Not that Liverpools euphoria at the final whistle was, in any way, on behalf of the other English sides who will make up half of Fridays draw. Liverpool have their own priorities, as five-times winners of this competition, and it is not often that Bayern are made to look so ordinary, especially on their own ground. Yes, the evidence is irrefutable that Bayern are on the wane, epitomised by the deterioration in the once-formidable Franck Ribéry, and that the 28-times Bundesliga champions might have gone stale, perhaps as a consequence of all their repetitive domestic success. Yet that should not deflect from Liverpools performance on a night when Klopps players defended stoutly, were clinical with their chances and, more than anything, never showed a flicker of trepidation.
Read more Perhaps, on reflection, Bayern will regret not being more adventurous in the first leg. It was premature to celebrate on the pitch, as they did at Anfield, on the back of a goalless draw. The whole point of the away-goals rule is to encourage teams to attack. Bayern opted for ploys of conservatism on Merseyside whereas Liverpool were far more ambitious with their approach to being on foreign soil, culminating in two goals from Sadio Mané, one from Virgil van Dijk and Klopp reflecting afterwards on a big, big step for us – one, he said, that put Liverpool back on the landscape of elite European football.
In the vertiginous rows of seats where Liverpools followers were congregated, there must have been a wonderful sense of deja vu, too. There will be plenty of Liverpool supporters who remember what happened in 1981, at the old Olympiastadion, when a goalless first leg at Anfield was followed by a 1-1 draw that put Bob Paisleys team into the final. This time, Liverpool posted an even more impressive result – though it is also worth noting that when the game was poised at 1-1 there were only sporadic moments when Bayern threatened to change the complexion of the evening.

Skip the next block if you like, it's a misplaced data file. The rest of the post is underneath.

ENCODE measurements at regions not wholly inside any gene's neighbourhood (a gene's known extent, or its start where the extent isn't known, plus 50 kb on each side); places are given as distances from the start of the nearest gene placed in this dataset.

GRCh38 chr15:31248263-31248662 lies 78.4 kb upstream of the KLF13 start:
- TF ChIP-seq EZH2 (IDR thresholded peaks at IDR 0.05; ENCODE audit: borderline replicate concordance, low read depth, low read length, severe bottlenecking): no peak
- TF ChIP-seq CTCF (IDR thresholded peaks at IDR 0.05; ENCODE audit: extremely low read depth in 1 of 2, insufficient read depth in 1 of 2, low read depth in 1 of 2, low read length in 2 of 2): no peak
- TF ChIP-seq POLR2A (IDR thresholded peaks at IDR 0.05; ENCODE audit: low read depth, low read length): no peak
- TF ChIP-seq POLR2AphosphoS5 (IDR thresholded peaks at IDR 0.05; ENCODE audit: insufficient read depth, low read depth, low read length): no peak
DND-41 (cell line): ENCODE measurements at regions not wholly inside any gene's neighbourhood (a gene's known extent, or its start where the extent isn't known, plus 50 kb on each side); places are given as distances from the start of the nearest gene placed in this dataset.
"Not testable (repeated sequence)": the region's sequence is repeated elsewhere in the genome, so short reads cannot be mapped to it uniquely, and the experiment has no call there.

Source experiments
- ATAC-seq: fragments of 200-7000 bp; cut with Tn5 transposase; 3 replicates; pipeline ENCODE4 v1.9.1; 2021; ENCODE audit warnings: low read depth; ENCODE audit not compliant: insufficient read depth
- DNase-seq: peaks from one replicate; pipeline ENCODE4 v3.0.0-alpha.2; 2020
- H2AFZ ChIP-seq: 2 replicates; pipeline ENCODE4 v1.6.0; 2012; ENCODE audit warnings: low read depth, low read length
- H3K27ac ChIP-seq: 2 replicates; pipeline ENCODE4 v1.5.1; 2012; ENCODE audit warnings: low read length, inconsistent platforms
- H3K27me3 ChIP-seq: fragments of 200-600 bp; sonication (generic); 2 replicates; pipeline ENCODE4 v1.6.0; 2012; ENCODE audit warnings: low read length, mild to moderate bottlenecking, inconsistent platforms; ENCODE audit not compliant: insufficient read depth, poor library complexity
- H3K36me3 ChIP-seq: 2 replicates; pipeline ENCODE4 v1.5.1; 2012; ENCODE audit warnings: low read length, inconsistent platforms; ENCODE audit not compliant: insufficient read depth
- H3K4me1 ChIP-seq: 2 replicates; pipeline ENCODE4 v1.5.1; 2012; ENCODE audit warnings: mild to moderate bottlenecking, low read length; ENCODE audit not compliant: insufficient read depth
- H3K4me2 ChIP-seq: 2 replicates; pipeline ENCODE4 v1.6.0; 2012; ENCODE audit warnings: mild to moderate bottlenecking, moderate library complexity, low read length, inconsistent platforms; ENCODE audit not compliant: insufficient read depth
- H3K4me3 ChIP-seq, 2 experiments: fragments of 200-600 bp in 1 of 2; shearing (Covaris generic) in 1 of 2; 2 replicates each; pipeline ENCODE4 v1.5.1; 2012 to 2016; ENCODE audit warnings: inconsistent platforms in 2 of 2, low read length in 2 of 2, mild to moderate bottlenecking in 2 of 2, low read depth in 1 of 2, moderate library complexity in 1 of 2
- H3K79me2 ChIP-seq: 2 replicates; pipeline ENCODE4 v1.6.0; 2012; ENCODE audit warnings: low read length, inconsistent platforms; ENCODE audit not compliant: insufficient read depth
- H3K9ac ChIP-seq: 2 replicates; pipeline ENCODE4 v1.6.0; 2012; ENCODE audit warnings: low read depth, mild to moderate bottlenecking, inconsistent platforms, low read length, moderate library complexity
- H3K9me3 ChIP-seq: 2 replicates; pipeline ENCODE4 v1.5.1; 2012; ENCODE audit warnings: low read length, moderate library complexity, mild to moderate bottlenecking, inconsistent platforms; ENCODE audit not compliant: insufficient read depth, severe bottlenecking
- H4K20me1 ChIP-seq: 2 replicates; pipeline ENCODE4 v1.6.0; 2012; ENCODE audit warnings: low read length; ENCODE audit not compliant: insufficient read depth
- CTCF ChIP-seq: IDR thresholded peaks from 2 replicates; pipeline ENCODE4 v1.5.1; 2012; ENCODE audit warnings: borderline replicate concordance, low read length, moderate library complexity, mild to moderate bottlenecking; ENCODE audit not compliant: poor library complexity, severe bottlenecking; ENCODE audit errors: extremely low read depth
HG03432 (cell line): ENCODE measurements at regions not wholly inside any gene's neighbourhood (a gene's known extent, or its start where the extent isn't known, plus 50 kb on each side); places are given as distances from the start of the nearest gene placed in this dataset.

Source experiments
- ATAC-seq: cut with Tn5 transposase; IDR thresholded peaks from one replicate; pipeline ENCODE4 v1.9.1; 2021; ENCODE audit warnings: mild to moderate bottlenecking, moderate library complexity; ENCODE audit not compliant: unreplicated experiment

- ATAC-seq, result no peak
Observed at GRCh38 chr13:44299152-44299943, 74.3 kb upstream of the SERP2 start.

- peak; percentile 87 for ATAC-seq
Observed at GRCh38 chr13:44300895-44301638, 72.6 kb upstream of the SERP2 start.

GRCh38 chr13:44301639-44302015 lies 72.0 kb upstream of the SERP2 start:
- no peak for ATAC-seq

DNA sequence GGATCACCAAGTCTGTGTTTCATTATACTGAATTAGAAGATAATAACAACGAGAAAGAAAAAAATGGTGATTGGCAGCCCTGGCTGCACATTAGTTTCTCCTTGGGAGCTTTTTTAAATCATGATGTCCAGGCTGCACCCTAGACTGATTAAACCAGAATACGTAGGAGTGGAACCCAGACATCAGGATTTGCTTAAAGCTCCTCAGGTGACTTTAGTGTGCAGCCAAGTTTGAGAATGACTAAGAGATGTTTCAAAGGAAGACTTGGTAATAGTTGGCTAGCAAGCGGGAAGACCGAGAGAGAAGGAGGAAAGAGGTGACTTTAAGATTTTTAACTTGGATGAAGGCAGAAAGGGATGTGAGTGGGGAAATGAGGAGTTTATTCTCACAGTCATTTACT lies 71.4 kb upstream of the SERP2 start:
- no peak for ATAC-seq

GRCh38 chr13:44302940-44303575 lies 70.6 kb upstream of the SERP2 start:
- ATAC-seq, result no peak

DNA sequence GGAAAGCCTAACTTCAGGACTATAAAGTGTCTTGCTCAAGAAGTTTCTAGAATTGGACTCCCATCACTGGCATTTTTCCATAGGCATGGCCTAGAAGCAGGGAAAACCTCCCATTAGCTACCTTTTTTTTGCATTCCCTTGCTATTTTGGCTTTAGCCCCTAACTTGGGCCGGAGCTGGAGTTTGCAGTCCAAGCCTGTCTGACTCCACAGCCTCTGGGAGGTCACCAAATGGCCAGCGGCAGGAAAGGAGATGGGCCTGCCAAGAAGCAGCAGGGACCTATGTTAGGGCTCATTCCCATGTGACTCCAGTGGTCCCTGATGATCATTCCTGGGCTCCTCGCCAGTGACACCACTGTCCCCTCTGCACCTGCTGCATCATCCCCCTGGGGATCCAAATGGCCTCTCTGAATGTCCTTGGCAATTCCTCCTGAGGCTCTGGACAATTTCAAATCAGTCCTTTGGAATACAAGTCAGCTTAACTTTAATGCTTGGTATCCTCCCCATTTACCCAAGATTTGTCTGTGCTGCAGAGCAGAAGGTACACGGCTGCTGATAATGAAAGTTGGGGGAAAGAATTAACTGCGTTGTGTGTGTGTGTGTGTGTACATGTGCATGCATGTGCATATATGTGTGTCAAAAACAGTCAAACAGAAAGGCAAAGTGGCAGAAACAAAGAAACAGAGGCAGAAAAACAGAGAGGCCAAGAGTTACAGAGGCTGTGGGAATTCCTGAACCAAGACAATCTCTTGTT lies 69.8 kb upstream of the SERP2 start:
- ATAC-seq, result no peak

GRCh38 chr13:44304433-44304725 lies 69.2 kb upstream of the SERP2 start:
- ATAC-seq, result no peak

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Liverpool, on the other hand, showed real belief and Manés opening goal, 26 minutes into the first half, meant Bayern would need at least two of their own to save themselves. They did manage one, via an own goal from Joël Matip, but Klopp made the point afterwards that he could not recall too many other occasions when Liverpool were endangered. Van Dijks goal came after 69 minutes and when Mané scored his second of the night their supporters could see out the remainder of the game by happily going through their victory songs. Their team were even applauded off by some of the Bayern fans close to the tunnel.
For Mané in particular, it was a triumphant night. Arguably Liverpools most effective attacker since the turn of the year, these were his 18th and 19th goals of the season. Ten have come in the last 10 games and his first one here was a wonderfully composed finish once he had controlled a long ball forward, swivelled away from Rafinha and sidestepped Manuel Neuer to create the shooting opportunity. Neuers decision to run out to the edge of his penalty area was a poor one, leaving the goalkeeper stranded, but there were still plenty of Bayern players who could have covered if Manés chipped shot did not have the right leverage. Mané pitched it towards the far corner and the ball floated delicately inside the post, almost in slow motion.